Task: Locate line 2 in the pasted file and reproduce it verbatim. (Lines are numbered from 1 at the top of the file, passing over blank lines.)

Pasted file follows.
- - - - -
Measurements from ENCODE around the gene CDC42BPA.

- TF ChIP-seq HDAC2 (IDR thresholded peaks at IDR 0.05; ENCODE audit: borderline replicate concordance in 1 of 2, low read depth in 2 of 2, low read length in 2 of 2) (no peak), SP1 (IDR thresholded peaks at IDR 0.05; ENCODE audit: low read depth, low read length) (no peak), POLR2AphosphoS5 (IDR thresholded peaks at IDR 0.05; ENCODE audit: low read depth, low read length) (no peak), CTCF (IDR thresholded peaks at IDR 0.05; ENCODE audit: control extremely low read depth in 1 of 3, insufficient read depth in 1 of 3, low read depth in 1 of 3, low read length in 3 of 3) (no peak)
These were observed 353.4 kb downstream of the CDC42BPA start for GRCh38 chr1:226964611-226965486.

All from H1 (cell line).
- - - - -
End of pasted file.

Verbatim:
- TF ChIP-seq HDAC2 (IDR thresholded peaks at IDR 0.05; ENCODE audit: borderline replicate concordance in 1 of 2, low read depth in 2 of 2, low read length in 2 of 2) (no peak), SP1 (IDR thresholded peaks at IDR 0.05; ENCODE audit: low read depth, low read length) (no peak), POLR2AphosphoS5 (IDR thresholded peaks at IDR 0.05; ENCODE audit: low read depth, low read length) (no peak), CTCF (IDR thresholded peaks at IDR 0.05; ENCODE audit: control extremely low read depth in 1 of 3, insufficient read depth in 1 of 3, low read depth in 1 of 3, low read length in 3 of 3) (no peak)